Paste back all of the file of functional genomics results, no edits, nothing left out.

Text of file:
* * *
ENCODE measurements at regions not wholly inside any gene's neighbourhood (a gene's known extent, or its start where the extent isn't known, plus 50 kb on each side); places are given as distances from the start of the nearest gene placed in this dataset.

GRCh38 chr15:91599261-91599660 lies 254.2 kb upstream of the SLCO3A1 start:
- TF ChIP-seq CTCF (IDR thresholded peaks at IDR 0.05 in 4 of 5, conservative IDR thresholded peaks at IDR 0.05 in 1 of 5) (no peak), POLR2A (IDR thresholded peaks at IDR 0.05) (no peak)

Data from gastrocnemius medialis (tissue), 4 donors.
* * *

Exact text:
ENCODE measurements at regions not wholly inside any gene's neighbourhood (a gene's known extent, or its start where the extent isn't known, plus 50 kb on each side); places are given as distances from the start of the nearest gene placed in this dataset.

GRCh38 chr15:91599261-91599660 lies 254.2 kb upstream of the SLCO3A1 start:
- TF ChIP-seq CTCF (IDR thresholded peaks at IDR 0.05 in 4 of 5, conservative IDR thresholded peaks at IDR 0.05 in 1 of 5) (no peak), POLR2A (IDR thresholded peaks at IDR 0.05) (no peak)

Data from gastrocnemius medialis (tissue), 4 donors.